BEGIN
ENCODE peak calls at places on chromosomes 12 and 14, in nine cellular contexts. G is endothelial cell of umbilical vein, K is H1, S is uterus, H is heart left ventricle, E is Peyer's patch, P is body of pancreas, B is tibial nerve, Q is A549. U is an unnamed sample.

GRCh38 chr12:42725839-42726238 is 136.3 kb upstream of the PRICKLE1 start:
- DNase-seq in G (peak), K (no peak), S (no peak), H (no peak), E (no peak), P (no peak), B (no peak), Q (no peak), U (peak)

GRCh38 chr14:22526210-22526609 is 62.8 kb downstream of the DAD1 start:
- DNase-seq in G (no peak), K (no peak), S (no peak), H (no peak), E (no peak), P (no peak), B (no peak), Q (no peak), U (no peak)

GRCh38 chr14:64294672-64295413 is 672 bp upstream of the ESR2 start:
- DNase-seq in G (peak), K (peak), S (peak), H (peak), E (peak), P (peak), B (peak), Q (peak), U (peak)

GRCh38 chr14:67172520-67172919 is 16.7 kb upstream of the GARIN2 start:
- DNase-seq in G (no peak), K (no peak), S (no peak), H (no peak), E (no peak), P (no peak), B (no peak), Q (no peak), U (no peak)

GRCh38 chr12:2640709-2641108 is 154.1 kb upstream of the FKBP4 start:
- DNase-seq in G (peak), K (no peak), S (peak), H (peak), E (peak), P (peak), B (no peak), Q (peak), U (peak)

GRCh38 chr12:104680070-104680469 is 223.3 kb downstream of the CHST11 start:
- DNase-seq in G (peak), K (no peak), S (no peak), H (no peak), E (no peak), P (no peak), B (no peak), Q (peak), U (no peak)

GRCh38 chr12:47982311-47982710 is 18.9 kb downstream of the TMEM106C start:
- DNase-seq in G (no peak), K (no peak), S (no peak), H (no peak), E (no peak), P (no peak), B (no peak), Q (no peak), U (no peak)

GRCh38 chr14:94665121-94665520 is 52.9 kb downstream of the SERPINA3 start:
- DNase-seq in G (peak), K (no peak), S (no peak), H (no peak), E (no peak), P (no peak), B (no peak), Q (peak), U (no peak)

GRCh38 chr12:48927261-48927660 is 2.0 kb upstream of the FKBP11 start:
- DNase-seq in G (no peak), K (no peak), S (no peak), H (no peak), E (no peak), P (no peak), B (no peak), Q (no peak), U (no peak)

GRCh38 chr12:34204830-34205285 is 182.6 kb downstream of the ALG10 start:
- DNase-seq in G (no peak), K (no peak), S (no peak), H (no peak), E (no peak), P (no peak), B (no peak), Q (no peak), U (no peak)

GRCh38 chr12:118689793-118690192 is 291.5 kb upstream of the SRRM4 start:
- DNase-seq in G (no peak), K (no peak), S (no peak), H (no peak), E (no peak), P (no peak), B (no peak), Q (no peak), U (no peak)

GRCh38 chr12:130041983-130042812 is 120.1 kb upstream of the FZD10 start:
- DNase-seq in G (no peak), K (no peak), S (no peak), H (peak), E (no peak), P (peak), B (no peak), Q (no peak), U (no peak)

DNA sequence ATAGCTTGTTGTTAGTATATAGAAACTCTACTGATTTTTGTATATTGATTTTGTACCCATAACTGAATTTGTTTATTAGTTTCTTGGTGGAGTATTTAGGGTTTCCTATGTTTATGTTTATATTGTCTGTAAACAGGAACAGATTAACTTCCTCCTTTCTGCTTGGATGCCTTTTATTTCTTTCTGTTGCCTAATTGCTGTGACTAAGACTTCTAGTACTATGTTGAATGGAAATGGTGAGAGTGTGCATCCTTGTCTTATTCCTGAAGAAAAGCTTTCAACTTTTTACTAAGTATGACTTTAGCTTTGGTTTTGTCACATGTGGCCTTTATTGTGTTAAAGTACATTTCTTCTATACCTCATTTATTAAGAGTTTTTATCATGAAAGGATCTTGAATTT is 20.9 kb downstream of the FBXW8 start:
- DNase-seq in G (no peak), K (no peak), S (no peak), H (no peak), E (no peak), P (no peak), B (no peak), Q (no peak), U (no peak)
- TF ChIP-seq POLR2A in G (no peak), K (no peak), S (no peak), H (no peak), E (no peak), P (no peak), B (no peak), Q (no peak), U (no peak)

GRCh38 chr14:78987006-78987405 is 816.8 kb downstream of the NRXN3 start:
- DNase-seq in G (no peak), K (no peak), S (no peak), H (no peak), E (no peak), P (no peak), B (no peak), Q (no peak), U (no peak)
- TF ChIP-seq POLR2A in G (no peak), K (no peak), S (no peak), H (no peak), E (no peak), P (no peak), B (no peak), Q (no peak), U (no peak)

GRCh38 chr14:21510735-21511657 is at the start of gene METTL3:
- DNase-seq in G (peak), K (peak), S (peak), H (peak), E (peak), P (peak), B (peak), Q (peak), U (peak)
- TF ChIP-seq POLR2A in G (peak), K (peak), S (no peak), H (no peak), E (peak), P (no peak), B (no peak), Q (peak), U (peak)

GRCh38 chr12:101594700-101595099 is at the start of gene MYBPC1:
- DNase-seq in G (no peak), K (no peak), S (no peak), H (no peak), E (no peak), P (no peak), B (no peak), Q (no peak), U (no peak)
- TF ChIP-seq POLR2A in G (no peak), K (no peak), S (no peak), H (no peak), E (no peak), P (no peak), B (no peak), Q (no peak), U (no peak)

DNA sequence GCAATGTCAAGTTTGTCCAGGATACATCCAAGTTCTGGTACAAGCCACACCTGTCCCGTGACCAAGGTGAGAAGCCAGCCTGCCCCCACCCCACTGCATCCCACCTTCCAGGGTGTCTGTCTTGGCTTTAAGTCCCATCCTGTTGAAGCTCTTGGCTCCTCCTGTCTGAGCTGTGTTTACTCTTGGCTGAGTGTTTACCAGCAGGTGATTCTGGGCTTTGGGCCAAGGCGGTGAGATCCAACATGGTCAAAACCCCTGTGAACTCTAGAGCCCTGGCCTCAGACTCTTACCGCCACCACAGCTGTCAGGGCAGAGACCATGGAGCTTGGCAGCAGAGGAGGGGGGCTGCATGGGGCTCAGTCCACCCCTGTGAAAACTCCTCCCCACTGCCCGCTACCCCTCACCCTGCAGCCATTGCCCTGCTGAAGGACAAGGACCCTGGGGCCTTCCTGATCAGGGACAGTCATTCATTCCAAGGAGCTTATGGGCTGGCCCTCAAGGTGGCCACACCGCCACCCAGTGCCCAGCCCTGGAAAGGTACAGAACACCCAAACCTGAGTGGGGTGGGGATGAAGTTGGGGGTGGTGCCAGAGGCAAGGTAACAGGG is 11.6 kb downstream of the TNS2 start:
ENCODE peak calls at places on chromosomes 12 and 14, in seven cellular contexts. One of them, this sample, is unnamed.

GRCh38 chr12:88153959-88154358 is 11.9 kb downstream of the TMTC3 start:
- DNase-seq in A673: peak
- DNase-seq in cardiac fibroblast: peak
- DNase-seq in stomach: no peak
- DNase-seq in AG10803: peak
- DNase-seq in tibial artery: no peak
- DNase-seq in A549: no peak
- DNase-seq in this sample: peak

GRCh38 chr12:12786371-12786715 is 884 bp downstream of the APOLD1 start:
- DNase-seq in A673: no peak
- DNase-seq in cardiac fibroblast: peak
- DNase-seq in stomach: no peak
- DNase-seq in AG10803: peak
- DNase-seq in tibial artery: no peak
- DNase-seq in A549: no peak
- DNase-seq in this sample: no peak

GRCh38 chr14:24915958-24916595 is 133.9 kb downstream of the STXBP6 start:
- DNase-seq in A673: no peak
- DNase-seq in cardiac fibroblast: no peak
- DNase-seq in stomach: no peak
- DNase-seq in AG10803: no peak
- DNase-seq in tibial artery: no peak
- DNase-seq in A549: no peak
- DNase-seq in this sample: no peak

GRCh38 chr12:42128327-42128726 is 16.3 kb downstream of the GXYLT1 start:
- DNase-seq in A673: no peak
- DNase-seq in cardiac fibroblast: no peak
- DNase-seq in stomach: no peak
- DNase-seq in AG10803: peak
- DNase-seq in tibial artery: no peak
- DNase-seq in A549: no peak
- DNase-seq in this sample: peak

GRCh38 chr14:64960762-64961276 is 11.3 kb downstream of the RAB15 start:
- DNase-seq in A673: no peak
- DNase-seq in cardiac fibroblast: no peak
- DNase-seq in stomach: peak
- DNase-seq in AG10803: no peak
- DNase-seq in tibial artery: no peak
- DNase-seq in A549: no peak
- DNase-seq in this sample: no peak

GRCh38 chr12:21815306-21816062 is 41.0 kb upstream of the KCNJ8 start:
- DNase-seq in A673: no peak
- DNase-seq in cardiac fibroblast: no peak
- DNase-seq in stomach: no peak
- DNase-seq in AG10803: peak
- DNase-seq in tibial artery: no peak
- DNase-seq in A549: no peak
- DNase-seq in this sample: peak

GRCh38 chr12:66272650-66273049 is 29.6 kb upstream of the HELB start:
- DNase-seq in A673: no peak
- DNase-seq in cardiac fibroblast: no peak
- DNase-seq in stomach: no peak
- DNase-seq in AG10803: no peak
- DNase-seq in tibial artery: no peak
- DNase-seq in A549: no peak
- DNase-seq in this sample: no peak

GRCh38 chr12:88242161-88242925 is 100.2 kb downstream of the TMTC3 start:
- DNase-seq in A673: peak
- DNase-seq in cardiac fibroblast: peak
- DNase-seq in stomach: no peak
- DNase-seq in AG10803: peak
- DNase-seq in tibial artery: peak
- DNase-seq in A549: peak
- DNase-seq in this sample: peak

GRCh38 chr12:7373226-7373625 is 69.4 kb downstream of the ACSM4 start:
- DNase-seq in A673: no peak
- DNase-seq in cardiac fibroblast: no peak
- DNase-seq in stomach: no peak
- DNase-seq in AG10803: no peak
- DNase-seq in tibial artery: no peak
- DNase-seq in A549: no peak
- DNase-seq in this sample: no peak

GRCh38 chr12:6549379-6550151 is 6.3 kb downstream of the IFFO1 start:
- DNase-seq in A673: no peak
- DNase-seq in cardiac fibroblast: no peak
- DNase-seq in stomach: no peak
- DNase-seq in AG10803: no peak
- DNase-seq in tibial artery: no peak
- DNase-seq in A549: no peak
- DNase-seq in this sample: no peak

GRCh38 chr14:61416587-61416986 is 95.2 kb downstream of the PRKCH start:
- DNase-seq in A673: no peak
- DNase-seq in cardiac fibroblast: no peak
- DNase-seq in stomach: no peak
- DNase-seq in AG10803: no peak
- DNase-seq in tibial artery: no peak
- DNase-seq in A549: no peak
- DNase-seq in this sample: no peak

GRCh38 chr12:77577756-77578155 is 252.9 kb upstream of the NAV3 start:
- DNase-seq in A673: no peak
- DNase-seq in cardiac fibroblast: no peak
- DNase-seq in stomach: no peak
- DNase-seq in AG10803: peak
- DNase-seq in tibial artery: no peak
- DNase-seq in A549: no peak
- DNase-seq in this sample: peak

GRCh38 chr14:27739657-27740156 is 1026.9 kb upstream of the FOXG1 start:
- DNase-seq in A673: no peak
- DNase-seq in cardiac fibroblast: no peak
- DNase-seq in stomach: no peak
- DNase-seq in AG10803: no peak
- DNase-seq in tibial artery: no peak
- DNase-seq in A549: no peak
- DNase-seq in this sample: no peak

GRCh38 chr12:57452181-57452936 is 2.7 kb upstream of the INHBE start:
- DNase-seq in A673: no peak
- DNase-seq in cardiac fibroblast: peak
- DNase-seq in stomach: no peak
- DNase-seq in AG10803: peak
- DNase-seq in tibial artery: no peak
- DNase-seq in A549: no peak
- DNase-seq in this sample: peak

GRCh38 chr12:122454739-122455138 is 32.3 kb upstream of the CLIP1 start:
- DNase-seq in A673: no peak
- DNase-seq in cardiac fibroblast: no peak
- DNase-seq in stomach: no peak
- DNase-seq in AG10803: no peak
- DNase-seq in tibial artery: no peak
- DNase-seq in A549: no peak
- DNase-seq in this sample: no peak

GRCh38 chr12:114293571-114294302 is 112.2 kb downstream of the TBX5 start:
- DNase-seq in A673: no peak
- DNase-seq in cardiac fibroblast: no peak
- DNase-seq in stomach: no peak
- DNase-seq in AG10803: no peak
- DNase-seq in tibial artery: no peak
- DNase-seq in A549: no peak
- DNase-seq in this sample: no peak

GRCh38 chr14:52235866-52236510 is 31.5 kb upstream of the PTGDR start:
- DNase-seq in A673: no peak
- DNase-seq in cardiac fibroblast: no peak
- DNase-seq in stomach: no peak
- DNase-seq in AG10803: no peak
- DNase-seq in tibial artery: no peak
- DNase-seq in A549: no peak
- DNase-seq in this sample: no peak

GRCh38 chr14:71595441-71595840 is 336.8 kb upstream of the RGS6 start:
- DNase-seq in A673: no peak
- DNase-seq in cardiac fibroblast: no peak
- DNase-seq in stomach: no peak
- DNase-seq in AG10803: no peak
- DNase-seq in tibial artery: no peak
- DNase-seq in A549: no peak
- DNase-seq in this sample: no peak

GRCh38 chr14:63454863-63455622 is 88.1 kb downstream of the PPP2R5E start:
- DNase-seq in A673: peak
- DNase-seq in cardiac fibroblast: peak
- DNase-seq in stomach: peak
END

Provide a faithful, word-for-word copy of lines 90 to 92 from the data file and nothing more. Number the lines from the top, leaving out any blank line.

- DNase-seq in cardiac fibroblast: no peak
- DNase-seq in stomach: no peak
- DNase-seq in AG10803: no peak